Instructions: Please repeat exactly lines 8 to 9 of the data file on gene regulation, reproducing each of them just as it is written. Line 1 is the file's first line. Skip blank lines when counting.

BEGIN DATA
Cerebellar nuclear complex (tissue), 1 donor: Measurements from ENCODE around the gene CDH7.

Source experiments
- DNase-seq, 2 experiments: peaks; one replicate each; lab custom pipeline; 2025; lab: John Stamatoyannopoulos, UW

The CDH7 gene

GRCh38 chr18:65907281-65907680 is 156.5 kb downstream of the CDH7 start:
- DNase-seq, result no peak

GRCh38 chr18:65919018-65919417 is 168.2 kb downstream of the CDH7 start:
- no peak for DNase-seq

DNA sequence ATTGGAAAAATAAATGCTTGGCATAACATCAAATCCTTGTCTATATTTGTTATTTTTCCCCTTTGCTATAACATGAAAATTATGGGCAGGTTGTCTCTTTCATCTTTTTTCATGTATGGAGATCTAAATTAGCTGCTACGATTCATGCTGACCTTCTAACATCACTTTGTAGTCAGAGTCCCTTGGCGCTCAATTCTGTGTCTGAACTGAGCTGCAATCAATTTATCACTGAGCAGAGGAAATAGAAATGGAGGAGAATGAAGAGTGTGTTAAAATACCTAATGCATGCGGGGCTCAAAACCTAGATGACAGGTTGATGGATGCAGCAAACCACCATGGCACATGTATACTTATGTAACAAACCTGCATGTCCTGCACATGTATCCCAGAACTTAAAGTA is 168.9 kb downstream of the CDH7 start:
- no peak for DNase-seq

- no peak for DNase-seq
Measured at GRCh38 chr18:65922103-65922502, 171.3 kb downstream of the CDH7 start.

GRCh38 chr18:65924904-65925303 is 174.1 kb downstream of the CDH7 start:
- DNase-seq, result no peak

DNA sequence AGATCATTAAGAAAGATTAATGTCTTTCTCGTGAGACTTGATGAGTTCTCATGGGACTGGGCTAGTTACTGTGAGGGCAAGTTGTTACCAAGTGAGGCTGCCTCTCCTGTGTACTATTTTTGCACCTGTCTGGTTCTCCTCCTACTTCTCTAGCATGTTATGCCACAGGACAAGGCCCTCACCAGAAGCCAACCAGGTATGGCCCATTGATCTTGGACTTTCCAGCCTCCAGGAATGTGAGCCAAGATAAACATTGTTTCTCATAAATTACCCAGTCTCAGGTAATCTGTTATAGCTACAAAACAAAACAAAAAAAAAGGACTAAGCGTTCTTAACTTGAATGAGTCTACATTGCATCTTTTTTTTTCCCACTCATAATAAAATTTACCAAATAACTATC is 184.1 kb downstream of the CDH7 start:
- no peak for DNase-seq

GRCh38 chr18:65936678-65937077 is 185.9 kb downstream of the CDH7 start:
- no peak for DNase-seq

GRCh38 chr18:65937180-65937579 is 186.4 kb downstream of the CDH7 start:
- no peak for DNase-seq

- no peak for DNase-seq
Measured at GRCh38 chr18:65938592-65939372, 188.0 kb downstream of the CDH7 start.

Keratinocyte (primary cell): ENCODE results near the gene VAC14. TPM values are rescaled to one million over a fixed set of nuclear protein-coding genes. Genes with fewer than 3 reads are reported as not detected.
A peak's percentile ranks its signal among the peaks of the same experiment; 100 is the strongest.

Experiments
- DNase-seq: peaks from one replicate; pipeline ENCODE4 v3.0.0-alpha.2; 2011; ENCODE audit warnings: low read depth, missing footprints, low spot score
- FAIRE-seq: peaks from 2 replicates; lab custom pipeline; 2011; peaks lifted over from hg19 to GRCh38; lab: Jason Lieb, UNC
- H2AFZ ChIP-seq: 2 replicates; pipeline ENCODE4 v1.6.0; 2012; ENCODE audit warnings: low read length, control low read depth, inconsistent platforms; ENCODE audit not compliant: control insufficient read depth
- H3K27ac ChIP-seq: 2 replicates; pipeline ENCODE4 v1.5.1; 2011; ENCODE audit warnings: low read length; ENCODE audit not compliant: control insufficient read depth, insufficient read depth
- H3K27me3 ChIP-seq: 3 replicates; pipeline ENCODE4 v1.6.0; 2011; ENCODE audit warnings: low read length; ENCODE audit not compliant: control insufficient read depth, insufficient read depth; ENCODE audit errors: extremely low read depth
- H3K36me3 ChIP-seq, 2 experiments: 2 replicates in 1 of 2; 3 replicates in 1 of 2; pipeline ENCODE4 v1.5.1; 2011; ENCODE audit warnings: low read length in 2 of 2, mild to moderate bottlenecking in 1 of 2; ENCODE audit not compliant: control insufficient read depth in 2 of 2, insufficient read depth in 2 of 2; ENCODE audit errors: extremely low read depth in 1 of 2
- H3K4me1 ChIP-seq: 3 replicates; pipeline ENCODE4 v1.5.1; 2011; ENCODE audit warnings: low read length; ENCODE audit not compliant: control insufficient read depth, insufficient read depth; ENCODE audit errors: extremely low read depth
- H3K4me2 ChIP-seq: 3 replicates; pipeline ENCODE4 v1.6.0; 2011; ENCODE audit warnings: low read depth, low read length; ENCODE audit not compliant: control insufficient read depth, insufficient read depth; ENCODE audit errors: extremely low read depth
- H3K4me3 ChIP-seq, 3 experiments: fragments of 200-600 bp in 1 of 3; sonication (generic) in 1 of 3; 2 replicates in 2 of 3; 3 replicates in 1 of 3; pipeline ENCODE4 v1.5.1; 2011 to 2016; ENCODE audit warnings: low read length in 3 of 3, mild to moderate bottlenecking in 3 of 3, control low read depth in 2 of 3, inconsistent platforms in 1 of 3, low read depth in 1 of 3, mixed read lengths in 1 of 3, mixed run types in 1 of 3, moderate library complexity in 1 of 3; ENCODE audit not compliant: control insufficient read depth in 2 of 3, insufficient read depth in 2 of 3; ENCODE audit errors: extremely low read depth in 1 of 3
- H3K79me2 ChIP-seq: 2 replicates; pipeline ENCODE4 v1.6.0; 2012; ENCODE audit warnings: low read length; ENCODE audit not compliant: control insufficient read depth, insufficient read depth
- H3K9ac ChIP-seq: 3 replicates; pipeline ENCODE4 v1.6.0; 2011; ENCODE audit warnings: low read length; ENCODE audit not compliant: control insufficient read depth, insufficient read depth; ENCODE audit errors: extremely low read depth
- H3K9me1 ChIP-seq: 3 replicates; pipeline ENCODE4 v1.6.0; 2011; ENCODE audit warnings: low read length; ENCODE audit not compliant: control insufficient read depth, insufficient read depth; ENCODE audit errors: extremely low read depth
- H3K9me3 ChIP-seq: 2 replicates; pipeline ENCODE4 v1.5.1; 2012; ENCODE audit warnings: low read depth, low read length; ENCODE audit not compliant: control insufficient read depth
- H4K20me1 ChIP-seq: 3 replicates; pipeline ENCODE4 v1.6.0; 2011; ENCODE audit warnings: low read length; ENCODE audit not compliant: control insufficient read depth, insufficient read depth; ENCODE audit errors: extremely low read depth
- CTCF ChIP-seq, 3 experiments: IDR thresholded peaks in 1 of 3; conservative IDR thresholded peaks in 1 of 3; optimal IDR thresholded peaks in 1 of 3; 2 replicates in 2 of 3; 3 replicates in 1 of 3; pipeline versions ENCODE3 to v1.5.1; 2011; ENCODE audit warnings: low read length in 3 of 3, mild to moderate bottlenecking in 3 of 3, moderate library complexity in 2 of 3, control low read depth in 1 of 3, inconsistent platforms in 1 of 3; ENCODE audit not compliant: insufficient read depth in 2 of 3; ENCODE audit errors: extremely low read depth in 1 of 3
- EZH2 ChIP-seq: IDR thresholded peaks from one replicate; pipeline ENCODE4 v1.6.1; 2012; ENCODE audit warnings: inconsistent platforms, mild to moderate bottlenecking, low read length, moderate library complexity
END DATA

- no peak for DNase-seq

DNA sequence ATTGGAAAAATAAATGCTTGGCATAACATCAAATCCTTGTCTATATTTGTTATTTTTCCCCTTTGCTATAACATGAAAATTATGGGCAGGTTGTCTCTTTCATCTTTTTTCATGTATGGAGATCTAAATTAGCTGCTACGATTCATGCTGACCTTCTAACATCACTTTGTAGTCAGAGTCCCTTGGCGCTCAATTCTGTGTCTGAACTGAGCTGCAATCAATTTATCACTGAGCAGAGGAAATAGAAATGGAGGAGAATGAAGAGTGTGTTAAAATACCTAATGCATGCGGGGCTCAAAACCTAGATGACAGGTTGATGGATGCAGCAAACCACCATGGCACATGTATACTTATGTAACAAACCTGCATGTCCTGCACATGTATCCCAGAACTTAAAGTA is 168.9 kb downstream of the CDH7 start: